The effects of thickness, grain size, fractures, weathering, and atmosphericconditions on vertical ground-water flow in glacial deposits were studied at three sites that represent ground moraine, end moraine, and lacustrine depositional environments. Vertical hydraulic conductivities computed from pumped-well tests were 3.24 x 10-1 to 6.47 x 10-1 ft/d (feet per day) at the site representing end moraine and 1.17 ft/d at the site representing lacustrine deposits. Analysis of test data for the ground moraine site did not yield estimates of hydraulic conductivities, but did indicate that ground water flows through the total thickness of deposits in response to discharge from a lower gravel unit. Vertical hydraulic conductivities computed from pumped-well tests of nested wells and data from drill-core analyses indicate that fractures affect the migration of ground water downward through the glacial deposits at these sites. Flow through glacial deposits is complex; it is controlled by fractures, gram-size distribution, clay content, thickness, and degree of weathering, and atmospheric conditions.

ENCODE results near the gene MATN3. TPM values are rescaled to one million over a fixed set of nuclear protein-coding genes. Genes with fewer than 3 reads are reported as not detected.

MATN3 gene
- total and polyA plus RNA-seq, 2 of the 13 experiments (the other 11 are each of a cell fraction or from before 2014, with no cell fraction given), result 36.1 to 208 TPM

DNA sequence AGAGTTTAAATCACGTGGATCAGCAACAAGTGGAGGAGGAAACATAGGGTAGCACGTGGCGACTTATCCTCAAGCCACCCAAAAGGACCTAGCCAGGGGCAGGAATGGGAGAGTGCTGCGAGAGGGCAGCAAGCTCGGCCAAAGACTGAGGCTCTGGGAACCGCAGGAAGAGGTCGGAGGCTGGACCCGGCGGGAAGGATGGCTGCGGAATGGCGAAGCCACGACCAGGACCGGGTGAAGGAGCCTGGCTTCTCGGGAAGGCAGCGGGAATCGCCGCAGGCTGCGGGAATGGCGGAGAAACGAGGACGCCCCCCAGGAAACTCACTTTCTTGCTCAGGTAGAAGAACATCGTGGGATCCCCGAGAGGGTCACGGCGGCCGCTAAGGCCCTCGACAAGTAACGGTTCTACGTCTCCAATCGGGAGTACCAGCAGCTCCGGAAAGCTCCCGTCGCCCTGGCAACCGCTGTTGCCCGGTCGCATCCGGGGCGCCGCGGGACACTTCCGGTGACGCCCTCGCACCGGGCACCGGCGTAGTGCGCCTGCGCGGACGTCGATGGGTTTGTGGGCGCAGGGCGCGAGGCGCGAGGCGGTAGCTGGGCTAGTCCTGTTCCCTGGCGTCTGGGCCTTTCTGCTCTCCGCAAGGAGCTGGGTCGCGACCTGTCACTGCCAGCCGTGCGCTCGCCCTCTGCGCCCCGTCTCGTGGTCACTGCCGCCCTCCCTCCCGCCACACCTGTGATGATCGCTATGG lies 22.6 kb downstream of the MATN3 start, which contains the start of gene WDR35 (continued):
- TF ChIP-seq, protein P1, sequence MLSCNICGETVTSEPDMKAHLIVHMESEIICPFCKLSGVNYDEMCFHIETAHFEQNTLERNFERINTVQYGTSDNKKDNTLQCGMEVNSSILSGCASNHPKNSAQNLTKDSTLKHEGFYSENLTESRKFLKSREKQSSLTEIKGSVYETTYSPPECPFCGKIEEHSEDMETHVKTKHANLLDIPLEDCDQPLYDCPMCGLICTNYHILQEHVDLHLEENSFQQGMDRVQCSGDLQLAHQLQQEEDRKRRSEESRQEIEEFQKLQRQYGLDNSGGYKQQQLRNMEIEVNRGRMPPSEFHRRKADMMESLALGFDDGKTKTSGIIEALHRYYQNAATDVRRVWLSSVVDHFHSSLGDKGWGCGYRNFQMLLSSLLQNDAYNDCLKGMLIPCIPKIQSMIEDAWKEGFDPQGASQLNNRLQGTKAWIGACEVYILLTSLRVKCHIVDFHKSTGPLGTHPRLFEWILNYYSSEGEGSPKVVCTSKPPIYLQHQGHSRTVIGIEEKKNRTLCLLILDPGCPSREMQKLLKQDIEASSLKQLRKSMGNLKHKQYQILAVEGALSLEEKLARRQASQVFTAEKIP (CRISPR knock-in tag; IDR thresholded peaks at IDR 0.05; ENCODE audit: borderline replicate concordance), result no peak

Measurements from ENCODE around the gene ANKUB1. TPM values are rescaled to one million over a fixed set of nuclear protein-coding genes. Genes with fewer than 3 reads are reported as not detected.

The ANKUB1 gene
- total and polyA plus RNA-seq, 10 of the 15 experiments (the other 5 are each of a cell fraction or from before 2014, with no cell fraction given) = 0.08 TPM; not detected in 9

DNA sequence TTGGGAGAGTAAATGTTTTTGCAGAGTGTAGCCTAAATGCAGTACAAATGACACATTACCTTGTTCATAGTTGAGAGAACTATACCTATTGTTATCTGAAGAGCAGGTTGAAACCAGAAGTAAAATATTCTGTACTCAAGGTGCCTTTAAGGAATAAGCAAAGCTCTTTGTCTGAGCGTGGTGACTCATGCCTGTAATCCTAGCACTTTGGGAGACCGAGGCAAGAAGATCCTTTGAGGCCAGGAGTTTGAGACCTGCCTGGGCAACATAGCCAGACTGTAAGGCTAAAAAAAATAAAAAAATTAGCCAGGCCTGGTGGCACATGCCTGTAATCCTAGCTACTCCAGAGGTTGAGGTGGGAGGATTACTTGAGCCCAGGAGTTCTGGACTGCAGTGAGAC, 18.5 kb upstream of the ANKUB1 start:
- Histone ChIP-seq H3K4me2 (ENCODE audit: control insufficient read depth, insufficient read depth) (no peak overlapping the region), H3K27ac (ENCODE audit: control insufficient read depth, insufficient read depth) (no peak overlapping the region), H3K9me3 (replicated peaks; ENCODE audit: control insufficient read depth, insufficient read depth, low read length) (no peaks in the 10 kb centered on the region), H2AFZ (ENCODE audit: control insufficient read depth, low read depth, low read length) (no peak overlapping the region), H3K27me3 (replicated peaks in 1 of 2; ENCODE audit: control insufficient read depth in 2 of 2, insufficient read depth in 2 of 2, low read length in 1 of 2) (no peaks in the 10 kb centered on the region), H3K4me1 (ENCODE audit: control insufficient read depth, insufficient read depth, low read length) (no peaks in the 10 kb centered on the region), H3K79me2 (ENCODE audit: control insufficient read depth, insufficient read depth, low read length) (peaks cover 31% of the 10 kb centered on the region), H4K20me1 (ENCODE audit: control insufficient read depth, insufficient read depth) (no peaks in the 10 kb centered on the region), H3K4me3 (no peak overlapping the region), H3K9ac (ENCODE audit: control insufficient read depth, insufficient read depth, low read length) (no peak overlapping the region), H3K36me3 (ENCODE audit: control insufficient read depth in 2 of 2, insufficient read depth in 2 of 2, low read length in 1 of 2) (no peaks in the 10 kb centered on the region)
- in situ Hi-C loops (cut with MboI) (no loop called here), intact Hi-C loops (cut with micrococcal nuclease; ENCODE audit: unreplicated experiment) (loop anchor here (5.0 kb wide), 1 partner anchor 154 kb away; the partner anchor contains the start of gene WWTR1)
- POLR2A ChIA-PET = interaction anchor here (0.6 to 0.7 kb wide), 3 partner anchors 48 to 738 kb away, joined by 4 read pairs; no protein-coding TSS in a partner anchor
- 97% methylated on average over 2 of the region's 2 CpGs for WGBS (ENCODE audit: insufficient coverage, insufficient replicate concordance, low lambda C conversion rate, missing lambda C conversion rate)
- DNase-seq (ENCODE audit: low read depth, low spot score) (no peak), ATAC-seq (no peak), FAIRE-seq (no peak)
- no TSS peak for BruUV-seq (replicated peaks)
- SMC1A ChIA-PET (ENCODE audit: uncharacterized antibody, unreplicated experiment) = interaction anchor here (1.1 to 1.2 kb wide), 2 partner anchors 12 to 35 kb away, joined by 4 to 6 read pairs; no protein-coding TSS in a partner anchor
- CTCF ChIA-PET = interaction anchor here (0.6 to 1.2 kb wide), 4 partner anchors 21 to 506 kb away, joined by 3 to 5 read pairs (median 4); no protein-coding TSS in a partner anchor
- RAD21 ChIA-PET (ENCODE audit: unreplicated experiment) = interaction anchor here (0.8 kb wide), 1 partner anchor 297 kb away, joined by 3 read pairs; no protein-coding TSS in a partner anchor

Additional publication details
USGS Numbered Series
Hydraulic properties of three types of glacial deposits in Ohio
Water-Resources Investigations Report
U.S. Geological Survey ;
Books and Open-File Reports Section [distributor],